Fiction, Science Fiction

Parasite: Parasitology Series by Mira Grant

Call me a geek or a nerd but I love novels that deal with the kind of things I learn at school. I love immunology and have always been fascinated with how diseases and viruses get spread. So when I see fiction novels that are about things like that, well, I just can’t resist. So I gave this one a try.

Sally Mitchell was in an accident that should have killed her. It almost did. She lay in a hospital in a comatose state. But just before the doctors were going to pull the plug, she wakes up. However, she has no memory of who she was and has to learn everything (including all motor skills) from scratch like a baby. Six years later, Sally Mitchell has still not regained any of her memories. Doctors and scientists say she owes her life to SymboGen, a company that has created a tapeworm implant that can guarantee every living person a clean bill of health; if Sally hadn’t had that implant inside of her, she would have definitely died from that accident. However, not everything is okay with the implants. Sally starts to witness people going into a sleepwalking sickness state and these “sleepwalkers” start attacking innocent people. Sally must get to the bottom of what is causing people to turn into these sleepwalkers before it’s too late for her family – and herself.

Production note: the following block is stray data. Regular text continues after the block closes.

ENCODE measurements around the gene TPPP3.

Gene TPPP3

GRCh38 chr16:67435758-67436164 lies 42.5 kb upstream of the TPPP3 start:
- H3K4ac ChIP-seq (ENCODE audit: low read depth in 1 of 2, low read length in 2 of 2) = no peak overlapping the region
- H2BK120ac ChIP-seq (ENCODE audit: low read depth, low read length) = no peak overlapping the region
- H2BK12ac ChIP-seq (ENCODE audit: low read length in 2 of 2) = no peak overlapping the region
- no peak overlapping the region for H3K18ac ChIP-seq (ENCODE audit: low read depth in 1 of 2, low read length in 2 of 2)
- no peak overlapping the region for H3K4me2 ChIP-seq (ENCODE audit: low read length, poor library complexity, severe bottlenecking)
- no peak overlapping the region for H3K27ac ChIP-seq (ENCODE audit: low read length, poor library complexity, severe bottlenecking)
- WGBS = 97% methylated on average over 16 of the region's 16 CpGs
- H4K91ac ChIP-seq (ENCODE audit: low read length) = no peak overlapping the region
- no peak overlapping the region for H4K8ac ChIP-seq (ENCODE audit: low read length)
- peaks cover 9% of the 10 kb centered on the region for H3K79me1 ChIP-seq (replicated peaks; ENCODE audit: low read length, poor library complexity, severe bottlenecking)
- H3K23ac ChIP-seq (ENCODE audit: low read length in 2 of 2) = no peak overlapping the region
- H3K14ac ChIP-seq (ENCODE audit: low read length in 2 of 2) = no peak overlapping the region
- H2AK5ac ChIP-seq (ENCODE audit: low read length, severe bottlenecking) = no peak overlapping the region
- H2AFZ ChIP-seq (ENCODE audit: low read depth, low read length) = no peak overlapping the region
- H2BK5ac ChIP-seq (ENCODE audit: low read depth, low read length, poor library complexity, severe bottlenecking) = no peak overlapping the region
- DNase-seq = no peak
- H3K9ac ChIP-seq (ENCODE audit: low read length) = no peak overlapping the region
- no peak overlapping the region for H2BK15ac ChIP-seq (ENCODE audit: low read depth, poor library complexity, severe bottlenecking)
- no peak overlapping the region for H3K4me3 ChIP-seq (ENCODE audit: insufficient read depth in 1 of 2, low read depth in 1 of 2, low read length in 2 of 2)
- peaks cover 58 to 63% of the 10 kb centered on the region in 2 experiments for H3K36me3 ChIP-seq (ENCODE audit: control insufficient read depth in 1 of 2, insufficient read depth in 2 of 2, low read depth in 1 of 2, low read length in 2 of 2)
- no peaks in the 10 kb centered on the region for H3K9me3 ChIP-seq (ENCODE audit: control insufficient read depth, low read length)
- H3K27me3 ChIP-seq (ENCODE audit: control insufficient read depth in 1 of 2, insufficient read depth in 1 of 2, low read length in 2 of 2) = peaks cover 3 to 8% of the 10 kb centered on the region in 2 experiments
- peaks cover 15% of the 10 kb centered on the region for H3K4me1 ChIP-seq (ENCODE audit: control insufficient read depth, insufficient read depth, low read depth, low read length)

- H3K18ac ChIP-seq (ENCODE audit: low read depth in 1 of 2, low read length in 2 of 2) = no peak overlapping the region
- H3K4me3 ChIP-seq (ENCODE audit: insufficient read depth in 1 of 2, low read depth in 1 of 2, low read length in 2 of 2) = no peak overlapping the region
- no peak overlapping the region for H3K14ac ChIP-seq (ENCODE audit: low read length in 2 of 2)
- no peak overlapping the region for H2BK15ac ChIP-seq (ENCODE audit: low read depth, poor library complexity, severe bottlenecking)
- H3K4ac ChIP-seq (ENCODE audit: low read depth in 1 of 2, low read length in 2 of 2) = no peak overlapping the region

This preview sounds great, doesn’t it? Totally apocalyptic and science fiction-y. Well it wasn’t great. It was… jumpy. I felt like I was reading the most fast-paced, disjointed book in the world. Even for a science student, there was way too much science jargon in that novel and it didn’t make any sense, either way. The character was hard to understand – one minute she acted like a science fiend and then the next she acted like a child that didn’t know anything about the world. Maybe that was the point. I don’t know, it just felt very confusing to me. Some of the things that happened at the end of the novel were ones I had already guessed would happen. The abrupt change in relationship dynamics that was constantly happening made it hard to keep track of things. And the way some things just conveniently happened made the whole reading experience seem fake. If you want a good “virus” book, don’t read this one. Read something by Michael Crichton like the Andromeda Strain. Because this book was certainly not worth my time.

Happy reading ~

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